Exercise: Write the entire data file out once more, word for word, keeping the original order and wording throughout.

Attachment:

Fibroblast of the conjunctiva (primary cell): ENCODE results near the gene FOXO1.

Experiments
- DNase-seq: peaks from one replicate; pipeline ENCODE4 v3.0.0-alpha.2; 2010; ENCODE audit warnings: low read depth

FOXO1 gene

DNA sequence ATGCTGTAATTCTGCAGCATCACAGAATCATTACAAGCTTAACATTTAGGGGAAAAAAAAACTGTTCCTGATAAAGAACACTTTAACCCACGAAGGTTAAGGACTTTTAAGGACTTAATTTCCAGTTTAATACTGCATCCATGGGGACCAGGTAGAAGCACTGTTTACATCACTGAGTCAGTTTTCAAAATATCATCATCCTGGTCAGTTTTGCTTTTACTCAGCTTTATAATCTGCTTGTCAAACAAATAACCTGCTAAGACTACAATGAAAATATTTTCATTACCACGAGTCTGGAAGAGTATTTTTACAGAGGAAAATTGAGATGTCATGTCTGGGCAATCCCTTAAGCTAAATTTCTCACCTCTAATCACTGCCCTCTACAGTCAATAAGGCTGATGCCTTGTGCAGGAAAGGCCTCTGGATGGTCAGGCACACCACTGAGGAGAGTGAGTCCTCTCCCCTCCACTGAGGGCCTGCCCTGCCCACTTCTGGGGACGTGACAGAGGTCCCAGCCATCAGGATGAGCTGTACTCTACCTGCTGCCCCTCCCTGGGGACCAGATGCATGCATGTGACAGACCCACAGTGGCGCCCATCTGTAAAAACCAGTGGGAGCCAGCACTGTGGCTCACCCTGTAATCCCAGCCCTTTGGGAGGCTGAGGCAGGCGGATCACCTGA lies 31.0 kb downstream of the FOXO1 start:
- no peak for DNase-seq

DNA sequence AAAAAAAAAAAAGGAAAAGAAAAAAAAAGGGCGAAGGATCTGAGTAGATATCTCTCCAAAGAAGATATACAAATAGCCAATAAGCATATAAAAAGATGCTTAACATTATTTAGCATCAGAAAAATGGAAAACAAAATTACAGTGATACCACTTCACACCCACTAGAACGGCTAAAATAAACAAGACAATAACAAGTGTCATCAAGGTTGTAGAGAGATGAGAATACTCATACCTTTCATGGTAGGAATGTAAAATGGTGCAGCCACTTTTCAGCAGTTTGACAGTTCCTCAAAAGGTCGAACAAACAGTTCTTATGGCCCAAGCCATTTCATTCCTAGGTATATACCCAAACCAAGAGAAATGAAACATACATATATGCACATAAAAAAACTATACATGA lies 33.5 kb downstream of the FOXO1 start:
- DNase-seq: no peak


Fibroblast of the conjunctiva (primary cell): ENCODE results near the gene FOXO1.

Experiments
- DNase-seq: peaks from one replicate; pipeline ENCODE4 v3.0.0-alpha.2; 2010; ENCODE audit warnings: low read depth

FOXO1 gene

DNA sequence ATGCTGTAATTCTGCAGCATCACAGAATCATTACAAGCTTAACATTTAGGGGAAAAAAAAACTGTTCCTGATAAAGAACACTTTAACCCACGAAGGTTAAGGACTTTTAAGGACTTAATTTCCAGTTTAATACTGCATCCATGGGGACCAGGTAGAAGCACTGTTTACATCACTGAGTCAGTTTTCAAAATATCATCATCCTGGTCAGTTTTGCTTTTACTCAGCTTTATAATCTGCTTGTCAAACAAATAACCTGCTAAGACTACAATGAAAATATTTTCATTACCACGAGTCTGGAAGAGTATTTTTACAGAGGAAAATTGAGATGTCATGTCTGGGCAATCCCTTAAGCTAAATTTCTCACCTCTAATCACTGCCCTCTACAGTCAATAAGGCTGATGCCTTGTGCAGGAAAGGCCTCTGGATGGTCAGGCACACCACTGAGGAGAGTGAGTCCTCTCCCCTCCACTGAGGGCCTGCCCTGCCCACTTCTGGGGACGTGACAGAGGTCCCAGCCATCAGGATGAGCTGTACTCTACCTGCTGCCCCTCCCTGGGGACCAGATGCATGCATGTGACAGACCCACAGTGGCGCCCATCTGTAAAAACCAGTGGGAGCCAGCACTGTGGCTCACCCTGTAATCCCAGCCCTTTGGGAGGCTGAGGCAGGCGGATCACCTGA lies 31.0 kb downstream of the FOXO1 start:
- no peak for DNase-seq

DNA sequence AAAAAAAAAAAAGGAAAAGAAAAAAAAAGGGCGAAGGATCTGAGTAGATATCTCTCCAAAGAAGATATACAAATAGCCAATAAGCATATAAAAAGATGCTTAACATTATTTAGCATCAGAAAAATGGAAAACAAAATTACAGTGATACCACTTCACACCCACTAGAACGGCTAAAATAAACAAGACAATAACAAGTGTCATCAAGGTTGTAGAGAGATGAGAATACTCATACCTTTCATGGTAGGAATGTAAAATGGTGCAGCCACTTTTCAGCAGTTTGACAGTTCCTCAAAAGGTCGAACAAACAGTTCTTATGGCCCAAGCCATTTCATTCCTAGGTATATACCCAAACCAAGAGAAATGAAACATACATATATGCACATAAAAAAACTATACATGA lies 33.5 kb downstream of the FOXO1 start:
- DNase-seq: no peak